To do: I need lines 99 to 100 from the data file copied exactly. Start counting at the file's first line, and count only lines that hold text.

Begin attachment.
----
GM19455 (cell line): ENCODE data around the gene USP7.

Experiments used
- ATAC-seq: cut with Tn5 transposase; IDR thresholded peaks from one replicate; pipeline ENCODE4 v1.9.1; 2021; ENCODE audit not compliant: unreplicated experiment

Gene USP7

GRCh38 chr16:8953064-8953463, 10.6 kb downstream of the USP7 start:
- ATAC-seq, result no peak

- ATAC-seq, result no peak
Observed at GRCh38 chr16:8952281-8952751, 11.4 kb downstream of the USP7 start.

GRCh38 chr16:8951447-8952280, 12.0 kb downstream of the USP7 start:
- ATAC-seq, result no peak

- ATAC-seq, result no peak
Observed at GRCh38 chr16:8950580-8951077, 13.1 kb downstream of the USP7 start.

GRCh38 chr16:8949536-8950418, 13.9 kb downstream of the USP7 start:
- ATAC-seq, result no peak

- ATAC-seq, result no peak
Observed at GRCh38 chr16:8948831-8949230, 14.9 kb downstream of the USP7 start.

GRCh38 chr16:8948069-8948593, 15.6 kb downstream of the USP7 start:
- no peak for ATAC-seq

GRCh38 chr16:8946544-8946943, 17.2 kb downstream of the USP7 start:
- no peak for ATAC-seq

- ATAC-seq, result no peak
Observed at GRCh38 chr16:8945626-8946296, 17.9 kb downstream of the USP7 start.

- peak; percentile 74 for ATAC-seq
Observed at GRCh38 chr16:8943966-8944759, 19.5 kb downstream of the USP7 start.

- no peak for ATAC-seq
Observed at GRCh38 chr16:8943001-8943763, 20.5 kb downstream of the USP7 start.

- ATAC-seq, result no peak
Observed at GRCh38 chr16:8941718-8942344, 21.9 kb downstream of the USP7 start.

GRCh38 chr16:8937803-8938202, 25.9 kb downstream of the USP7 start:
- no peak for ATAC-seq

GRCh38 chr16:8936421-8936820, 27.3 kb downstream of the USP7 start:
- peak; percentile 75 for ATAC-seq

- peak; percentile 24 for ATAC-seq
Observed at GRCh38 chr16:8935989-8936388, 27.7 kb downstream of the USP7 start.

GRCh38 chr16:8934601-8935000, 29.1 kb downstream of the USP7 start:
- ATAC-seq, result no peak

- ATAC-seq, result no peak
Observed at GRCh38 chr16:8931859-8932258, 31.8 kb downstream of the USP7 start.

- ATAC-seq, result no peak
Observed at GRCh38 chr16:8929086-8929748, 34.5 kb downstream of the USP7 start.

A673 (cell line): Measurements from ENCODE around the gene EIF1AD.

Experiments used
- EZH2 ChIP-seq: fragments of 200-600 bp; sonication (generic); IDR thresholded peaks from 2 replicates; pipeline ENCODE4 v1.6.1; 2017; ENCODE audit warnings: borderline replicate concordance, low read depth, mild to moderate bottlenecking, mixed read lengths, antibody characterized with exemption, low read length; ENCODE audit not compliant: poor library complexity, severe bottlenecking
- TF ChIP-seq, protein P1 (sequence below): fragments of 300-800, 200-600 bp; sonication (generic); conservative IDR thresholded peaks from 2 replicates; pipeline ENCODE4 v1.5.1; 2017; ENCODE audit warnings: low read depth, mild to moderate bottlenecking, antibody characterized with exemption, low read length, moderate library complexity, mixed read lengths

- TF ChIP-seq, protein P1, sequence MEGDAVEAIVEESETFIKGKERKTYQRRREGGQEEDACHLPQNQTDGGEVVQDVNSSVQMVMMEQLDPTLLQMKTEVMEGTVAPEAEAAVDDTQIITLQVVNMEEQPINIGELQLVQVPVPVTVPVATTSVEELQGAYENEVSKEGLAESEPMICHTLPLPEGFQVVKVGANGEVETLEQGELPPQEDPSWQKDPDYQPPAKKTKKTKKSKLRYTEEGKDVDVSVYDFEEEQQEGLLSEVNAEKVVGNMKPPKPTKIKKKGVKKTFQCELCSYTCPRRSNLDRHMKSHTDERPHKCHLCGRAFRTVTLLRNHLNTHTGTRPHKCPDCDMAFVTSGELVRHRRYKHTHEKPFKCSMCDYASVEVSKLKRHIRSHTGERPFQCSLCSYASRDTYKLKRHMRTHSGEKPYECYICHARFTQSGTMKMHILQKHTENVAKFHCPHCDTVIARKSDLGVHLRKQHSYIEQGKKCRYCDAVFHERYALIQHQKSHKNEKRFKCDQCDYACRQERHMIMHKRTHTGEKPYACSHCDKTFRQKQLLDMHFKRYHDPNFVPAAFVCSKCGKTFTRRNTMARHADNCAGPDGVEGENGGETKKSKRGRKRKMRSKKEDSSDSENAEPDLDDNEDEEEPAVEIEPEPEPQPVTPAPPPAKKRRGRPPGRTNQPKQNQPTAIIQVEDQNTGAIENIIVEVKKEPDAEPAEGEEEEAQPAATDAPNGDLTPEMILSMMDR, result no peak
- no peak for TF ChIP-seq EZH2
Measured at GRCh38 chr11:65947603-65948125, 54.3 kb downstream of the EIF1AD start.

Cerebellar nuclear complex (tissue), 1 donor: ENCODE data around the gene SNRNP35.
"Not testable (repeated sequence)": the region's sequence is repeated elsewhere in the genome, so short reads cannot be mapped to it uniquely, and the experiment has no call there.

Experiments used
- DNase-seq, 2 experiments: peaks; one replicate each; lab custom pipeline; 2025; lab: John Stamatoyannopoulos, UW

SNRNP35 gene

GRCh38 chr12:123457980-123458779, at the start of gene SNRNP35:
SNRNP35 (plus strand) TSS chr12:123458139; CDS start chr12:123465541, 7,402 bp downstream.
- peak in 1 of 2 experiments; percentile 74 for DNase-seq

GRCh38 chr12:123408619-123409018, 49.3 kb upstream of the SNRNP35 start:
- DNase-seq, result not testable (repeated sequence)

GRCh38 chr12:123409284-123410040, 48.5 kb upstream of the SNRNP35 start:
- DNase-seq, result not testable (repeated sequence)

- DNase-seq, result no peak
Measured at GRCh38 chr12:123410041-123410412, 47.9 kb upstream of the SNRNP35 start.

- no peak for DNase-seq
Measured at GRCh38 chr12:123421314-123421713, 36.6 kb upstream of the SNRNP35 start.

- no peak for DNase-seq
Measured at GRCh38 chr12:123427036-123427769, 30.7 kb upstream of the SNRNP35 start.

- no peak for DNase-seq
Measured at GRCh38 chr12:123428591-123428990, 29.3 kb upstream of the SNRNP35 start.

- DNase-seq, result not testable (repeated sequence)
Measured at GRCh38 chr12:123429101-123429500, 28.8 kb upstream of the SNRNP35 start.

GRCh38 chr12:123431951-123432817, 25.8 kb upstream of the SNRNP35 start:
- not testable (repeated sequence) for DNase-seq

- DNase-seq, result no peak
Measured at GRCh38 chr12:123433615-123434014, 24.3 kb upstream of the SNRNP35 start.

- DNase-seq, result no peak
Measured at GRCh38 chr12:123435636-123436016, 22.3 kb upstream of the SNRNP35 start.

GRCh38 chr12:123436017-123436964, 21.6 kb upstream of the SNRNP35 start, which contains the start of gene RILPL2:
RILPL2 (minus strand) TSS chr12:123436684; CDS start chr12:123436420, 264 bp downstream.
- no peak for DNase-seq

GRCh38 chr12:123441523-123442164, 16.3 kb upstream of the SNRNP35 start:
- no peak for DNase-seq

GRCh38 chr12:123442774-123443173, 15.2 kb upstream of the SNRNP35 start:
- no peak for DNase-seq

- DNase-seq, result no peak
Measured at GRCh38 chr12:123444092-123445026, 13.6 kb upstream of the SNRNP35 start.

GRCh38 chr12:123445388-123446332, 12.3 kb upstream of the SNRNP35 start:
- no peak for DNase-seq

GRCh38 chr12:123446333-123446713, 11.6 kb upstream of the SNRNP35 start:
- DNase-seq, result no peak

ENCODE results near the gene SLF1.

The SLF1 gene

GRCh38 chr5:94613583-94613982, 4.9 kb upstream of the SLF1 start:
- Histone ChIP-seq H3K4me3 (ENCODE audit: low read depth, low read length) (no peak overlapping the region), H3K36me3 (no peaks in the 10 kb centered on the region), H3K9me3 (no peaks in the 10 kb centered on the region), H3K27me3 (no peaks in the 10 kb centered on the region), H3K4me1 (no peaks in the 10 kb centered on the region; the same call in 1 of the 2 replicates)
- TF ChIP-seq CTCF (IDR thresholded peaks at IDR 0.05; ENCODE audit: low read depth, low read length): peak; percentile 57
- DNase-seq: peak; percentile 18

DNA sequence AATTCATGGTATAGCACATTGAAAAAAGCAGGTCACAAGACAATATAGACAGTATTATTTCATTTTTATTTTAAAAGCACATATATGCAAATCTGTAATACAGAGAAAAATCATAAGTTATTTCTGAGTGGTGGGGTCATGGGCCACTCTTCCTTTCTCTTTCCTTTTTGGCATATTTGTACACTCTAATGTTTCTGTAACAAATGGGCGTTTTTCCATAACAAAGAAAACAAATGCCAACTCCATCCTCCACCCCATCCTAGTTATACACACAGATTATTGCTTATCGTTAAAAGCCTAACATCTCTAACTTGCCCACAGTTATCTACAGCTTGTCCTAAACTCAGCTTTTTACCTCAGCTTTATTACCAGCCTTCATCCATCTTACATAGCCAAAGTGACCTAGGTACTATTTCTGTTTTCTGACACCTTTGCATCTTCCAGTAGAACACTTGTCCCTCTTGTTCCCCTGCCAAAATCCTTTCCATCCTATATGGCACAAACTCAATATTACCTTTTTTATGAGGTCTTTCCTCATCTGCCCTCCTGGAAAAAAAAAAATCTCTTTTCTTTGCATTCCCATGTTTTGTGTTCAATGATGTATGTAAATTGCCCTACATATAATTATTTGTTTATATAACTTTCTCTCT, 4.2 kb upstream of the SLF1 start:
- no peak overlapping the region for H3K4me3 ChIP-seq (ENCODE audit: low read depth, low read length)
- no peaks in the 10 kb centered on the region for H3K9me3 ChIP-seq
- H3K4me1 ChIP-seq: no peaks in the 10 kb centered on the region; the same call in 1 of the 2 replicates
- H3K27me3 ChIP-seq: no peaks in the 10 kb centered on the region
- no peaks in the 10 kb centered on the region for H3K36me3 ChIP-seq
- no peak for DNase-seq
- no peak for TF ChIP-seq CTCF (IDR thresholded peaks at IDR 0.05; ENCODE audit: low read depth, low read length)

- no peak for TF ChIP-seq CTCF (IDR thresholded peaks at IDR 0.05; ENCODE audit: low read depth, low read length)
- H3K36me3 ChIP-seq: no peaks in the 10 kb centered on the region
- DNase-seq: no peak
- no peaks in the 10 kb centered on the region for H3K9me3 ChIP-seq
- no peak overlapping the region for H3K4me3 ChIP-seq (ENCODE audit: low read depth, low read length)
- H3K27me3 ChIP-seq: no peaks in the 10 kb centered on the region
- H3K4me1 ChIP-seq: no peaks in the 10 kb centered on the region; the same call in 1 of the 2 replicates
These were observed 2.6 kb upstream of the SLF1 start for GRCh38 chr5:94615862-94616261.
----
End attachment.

- H3K27me3 ChIP-seq: no peaks in the 10 kb centered on the region
- no peaks in the 10 kb centered on the region for H3K36me3 ChIP-seq